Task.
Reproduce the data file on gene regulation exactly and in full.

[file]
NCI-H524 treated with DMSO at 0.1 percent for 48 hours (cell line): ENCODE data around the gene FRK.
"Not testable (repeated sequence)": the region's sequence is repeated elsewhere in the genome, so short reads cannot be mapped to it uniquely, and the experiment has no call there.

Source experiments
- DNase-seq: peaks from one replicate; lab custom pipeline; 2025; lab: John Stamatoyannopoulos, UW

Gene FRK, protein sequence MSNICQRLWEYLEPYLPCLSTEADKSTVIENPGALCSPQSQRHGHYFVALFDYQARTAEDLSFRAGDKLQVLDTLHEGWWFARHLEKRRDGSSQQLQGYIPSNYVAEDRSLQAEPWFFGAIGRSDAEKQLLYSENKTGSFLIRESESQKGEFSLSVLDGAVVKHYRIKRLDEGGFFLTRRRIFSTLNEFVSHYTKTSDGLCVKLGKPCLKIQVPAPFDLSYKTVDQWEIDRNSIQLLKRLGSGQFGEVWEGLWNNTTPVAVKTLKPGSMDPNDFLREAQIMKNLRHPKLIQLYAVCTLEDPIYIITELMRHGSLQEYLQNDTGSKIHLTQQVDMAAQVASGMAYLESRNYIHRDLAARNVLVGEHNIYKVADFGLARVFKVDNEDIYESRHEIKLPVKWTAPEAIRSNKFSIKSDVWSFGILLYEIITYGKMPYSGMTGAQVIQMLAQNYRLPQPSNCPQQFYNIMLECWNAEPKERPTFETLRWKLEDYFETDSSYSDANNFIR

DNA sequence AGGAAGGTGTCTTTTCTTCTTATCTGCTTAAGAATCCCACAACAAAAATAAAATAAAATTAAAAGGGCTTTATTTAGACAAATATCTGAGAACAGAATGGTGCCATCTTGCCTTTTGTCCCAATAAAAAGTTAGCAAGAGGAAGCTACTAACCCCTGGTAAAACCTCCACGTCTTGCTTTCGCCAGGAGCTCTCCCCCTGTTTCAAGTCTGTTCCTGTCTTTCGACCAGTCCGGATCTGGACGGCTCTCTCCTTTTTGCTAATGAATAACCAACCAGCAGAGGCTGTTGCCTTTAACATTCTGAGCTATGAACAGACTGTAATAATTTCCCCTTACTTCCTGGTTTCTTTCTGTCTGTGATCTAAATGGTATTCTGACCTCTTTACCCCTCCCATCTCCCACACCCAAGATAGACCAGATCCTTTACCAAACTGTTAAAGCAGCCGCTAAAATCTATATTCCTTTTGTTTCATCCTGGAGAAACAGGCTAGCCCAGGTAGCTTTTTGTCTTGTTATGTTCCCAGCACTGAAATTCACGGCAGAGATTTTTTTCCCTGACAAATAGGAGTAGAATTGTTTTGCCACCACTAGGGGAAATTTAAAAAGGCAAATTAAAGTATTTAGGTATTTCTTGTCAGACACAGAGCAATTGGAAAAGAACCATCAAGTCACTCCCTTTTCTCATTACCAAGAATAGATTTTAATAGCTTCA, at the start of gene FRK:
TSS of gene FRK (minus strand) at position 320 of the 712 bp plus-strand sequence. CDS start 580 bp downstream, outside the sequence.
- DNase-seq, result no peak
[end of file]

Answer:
NCI-H524 treated with DMSO at 0.1 percent for 48 hours (cell line): ENCODE data around the gene FRK.
"Not testable (repeated sequence)": the region's sequence is repeated elsewhere in the genome, so short reads cannot be mapped to it uniquely, and the experiment has no call there.

Source experiments
- DNase-seq: peaks from one replicate; lab custom pipeline; 2025; lab: John Stamatoyannopoulos, UW

Gene FRK, protein sequence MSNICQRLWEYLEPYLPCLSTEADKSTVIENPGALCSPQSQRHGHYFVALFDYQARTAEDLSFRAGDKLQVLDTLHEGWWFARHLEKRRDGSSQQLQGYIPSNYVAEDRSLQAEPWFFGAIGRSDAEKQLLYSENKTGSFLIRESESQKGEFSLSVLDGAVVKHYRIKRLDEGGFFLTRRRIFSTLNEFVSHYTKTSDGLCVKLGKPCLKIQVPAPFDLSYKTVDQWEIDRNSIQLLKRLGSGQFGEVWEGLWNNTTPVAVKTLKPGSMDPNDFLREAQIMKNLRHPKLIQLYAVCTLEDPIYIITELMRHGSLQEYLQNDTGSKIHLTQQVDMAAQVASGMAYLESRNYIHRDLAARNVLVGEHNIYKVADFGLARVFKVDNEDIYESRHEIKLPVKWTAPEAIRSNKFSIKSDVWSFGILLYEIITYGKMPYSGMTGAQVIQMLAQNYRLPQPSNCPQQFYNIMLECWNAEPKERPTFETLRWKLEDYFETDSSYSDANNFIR

DNA sequence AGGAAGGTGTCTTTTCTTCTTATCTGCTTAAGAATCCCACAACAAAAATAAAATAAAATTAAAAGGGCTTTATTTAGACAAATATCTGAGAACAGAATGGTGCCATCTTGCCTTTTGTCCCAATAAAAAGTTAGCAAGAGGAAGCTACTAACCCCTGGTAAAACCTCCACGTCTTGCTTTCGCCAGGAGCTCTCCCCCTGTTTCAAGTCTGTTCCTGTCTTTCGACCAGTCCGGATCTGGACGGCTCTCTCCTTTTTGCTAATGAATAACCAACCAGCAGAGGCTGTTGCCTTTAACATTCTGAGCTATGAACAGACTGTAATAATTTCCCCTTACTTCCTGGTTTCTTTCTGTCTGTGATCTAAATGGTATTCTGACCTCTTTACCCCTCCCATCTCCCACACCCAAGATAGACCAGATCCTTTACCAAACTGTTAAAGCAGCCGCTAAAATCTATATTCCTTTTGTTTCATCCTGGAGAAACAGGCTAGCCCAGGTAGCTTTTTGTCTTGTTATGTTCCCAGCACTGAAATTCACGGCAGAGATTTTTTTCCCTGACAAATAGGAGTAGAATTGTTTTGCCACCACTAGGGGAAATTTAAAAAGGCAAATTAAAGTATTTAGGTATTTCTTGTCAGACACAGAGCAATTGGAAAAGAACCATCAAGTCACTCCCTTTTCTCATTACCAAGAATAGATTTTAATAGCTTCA, at the start of gene FRK:
TSS of gene FRK (minus strand) at position 320 of the 712 bp plus-strand sequence. CDS start 580 bp downstream, outside the sequence.
- DNase-seq, result no peak